Adventures in Nuclear
Risk Reduction

About Nuclear Adventures

Nuclear policy communities have invaluable information vested in their stories. Because stories are social forms of knowledge, we forget how important they are. We need to tell them, listen to them, question them, and apply lessons from them.

Adventures in Nuclear Risk Reduction aims to facilitate intergenerational knowledge transfer by publishing stories on first-person experiences with risk reduction and elevating them for discussion between practitioners and early or mid-career experts.

We invite you to explore these stories, follow our series of storytelling events, and share your own story.

Recovering Orphan Sources

By Nino Chkhobadze

“Too many of our people were dying from being irradiated. If you organize the security systems first, you will have no one left to protect.”


Priorities and Mistakes

By Matthew Bunn

“We might not have several years… Have you thought about getting the stuff out of there?!”


Auburn Endeavor

By Peter Mamradze

“They were taken by this megalomania. Even physicists, scientists, were taken by this mythology: ‘it’s so precious, we have to keep it.'”


Tracing the Cracks

By George Japaridze

“When the mismanagement is based on running away from responsibility, it screws up very easily.”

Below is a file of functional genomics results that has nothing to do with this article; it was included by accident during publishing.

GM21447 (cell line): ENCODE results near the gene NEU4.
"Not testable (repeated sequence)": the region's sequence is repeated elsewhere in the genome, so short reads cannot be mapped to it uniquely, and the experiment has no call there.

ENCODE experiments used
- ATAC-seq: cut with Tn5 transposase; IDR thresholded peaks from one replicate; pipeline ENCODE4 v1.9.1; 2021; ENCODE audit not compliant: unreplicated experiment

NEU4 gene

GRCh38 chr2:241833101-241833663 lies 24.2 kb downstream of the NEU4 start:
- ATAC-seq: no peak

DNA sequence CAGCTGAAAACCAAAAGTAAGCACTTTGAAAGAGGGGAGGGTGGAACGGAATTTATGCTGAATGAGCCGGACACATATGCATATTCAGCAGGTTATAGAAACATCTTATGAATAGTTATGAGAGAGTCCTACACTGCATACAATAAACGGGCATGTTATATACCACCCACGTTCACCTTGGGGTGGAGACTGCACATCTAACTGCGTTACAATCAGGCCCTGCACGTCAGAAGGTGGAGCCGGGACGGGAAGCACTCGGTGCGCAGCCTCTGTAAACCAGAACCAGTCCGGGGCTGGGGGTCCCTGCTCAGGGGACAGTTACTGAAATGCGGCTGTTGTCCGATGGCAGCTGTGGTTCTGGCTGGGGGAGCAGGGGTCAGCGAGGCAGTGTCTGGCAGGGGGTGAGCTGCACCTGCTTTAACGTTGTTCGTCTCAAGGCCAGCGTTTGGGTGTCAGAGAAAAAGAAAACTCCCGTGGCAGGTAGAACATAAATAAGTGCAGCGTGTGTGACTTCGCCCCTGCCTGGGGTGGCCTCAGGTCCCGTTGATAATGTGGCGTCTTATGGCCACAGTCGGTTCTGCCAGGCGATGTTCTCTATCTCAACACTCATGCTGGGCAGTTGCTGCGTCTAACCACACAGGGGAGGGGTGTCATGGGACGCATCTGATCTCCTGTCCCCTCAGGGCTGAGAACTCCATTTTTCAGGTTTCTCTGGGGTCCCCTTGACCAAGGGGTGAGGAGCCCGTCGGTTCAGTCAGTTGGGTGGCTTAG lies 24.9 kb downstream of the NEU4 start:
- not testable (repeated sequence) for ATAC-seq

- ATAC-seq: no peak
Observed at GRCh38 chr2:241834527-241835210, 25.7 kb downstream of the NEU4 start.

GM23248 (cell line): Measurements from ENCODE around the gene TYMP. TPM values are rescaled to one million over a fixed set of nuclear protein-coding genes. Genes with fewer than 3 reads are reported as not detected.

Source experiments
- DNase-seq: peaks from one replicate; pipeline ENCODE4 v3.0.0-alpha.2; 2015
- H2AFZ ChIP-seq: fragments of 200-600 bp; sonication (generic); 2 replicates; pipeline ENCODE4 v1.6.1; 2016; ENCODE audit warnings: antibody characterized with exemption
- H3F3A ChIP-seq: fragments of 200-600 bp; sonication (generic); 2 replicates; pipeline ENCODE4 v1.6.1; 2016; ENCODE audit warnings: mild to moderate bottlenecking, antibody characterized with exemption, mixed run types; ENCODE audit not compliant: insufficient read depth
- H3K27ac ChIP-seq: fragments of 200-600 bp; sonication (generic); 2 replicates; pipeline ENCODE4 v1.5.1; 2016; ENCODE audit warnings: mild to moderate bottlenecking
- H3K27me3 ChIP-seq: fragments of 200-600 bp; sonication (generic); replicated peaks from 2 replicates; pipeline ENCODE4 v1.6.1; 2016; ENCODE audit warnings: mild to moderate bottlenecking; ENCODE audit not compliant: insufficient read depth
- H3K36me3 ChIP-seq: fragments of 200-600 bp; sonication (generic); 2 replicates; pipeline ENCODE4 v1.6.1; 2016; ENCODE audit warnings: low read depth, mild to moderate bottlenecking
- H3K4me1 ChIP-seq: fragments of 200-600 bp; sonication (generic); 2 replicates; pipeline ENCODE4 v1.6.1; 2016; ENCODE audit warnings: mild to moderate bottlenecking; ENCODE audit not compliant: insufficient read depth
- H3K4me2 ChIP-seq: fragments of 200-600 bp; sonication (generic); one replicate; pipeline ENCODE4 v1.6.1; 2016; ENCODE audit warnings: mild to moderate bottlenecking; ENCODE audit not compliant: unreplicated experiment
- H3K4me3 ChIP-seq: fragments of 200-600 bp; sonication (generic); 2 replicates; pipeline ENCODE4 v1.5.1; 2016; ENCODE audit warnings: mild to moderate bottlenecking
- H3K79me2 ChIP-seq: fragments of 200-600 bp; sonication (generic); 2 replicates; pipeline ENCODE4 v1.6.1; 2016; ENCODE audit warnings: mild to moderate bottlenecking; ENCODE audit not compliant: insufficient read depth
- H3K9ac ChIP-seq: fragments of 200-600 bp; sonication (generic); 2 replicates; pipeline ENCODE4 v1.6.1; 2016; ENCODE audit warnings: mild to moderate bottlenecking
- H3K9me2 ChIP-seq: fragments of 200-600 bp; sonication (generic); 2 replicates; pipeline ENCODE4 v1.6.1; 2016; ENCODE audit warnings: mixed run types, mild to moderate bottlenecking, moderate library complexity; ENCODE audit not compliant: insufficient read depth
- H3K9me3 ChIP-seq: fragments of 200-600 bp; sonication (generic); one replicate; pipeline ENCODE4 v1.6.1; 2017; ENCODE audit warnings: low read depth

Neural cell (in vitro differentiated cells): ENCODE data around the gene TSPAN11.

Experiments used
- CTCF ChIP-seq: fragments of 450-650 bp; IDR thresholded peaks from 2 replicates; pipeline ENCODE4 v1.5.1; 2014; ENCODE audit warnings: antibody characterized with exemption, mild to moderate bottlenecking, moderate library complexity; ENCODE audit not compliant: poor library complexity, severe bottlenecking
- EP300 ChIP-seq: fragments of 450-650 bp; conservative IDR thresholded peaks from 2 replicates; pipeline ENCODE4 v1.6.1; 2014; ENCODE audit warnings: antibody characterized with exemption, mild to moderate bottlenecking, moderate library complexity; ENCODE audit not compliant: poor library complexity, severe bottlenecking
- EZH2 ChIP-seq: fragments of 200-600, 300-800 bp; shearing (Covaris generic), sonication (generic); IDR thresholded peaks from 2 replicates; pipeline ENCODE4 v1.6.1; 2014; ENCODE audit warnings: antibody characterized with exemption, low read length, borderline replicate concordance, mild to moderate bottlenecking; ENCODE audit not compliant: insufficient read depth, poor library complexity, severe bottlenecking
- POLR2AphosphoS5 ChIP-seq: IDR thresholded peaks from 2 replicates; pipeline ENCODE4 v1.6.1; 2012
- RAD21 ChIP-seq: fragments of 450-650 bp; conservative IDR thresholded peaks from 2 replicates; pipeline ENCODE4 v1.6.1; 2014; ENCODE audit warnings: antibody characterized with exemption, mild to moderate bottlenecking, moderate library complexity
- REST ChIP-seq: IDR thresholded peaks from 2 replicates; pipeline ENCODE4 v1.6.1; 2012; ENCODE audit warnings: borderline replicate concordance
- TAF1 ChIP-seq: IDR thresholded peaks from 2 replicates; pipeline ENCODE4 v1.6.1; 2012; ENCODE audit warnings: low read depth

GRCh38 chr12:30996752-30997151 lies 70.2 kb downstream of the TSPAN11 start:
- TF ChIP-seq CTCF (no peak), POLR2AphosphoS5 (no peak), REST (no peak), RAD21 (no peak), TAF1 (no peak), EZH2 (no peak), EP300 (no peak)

Principles and Solidarity

By Vasil (Dato) Sikharulidze

“Process is important, but objective is much more important… Principles never should be sacrificed to achieve some kind of technical agreement.”


Tailings on the Baltic

By Cheryl Rofer

What it was was an enormous tailings pond—a kilometer long and half a kilometer wide—right on the Baltic Sea. The rain went through it and washed minerals from the pond, both radioactive and heavy metals, into the sea.”


The Smaller Question

By Tom Countryman

We got together in Geneva. In the very first evening consultations, you could see immediately that on the smaller question, what to do about chemical weapons, Russian and American interests lined up.”


Syrian Chemical Weapons

By Andy Weber

“It sounds like it’s an ocean. 1,300 tons is an impossible amount. How do you deal with that? They did the math, and came back with the answer of about 200 truckloads. And all of a sudden, it becomes thinkable that you can accomplish this.”


The Queen of Safeguards

By Laura Rockwood

“Well, Ms. Laura, everyone knows that if you want to know anything about the Additional Protocol, they have to talk to you.”


Share Your Story

Do you have a story to tell about nuclear risk reduction? Adventures in Nuclear Risk Reduction is an evolving project to share the stories of nuclear policy professionals with a new generation of practitioners. If you have worked on nuclear risk reduction, click the button below to send us a brief description of the experience you wish to share for consideration to be included in this collection.


Nuclear Weapons Policy Program

The Stanley Center works with diverse stakeholders to preserve, adapt, and re-envision policy solutions that help states prevent the use of nuclear weapons. Questions about our work? Interested in collaborating? Follow us on Twitter (@StanleyConnect) or contact Ben Loehrke or Luisa Kenausis from our team working to avoid the use of nuclear weapons.

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Upcoming opportunities and important takeaways from our collaborations are often published on our website to inform work by policymakers, nonprofits, journalists, representatives from the private sector, and other actors. Subscribe to receive these updates direct to your inbox.